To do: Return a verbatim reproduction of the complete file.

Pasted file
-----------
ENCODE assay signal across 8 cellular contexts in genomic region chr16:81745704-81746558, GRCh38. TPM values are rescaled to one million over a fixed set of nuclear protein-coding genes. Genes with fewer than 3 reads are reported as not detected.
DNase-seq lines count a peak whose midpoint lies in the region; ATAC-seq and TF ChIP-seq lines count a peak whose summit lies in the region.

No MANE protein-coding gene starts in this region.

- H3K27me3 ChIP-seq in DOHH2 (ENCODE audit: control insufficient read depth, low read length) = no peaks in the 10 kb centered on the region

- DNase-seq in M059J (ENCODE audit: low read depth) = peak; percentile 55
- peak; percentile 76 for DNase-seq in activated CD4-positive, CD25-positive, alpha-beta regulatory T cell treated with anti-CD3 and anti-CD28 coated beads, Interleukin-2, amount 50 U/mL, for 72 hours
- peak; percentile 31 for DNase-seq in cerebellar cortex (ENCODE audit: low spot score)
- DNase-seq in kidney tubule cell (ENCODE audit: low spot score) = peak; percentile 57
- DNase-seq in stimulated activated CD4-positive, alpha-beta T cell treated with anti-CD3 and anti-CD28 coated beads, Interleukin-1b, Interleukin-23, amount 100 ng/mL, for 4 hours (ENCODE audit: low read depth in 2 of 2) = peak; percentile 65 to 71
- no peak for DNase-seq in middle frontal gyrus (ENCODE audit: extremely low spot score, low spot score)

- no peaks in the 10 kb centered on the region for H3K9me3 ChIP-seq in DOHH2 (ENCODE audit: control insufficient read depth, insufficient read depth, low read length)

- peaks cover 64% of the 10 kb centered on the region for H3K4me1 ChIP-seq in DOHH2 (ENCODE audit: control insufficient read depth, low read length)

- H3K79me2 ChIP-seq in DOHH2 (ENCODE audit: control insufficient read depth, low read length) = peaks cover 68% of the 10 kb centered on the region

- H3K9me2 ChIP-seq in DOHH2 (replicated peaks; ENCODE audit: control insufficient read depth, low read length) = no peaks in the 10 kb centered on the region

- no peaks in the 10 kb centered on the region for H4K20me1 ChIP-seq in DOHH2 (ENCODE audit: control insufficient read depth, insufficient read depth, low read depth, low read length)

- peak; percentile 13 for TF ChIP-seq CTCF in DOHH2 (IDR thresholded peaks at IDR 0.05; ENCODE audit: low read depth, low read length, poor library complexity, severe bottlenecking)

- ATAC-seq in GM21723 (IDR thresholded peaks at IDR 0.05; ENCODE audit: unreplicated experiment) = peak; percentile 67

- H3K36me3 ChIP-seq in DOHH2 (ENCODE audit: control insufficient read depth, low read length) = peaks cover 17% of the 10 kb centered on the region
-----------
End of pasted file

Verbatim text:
ENCODE assay signal across 8 cellular contexts in genomic region chr16:81745704-81746558, GRCh38. TPM values are rescaled to one million over a fixed set of nuclear protein-coding genes. Genes with fewer than 3 reads are reported as not detected.
DNase-seq lines count a peak whose midpoint lies in the region; ATAC-seq and TF ChIP-seq lines count a peak whose summit lies in the region.

No MANE protein-coding gene starts in this region.

- H3K27me3 ChIP-seq in DOHH2 (ENCODE audit: control insufficient read depth, low read length) = no peaks in the 10 kb centered on the region

- DNase-seq in M059J (ENCODE audit: low read depth) = peak; percentile 55
- peak; percentile 76 for DNase-seq in activated CD4-positive, CD25-positive, alpha-beta regulatory T cell treated with anti-CD3 and anti-CD28 coated beads, Interleukin-2, amount 50 U/mL, for 72 hours
- peak; percentile 31 for DNase-seq in cerebellar cortex (ENCODE audit: low spot score)
- DNase-seq in kidney tubule cell (ENCODE audit: low spot score) = peak; percentile 57
- DNase-seq in stimulated activated CD4-positive, alpha-beta T cell treated with anti-CD3 and anti-CD28 coated beads, Interleukin-1b, Interleukin-23, amount 100 ng/mL, for 4 hours (ENCODE audit: low read depth in 2 of 2) = peak; percentile 65 to 71
- no peak for DNase-seq in middle frontal gyrus (ENCODE audit: extremely low spot score, low spot score)

- no peaks in the 10 kb centered on the region for H3K9me3 ChIP-seq in DOHH2 (ENCODE audit: control insufficient read depth, insufficient read depth, low read length)

- peaks cover 64% of the 10 kb centered on the region for H3K4me1 ChIP-seq in DOHH2 (ENCODE audit: control insufficient read depth, low read length)

- H3K79me2 ChIP-seq in DOHH2 (ENCODE audit: control insufficient read depth, low read length) = peaks cover 68% of the 10 kb centered on the region

- H3K9me2 ChIP-seq in DOHH2 (replicated peaks; ENCODE audit: control insufficient read depth, low read length) = no peaks in the 10 kb centered on the region

- no peaks in the 10 kb centered on the region for H4K20me1 ChIP-seq in DOHH2 (ENCODE audit: control insufficient read depth, insufficient read depth, low read depth, low read length)

- peak; percentile 13 for TF ChIP-seq CTCF in DOHH2 (IDR thresholded peaks at IDR 0.05; ENCODE audit: low read depth, low read length, poor library complexity, severe bottlenecking)

- ATAC-seq in GM21723 (IDR thresholded peaks at IDR 0.05; ENCODE audit: unreplicated experiment) = peak; percentile 67

- H3K36me3 ChIP-seq in DOHH2 (ENCODE audit: control insufficient read depth, low read length) = peaks cover 17% of the 10 kb centered on the region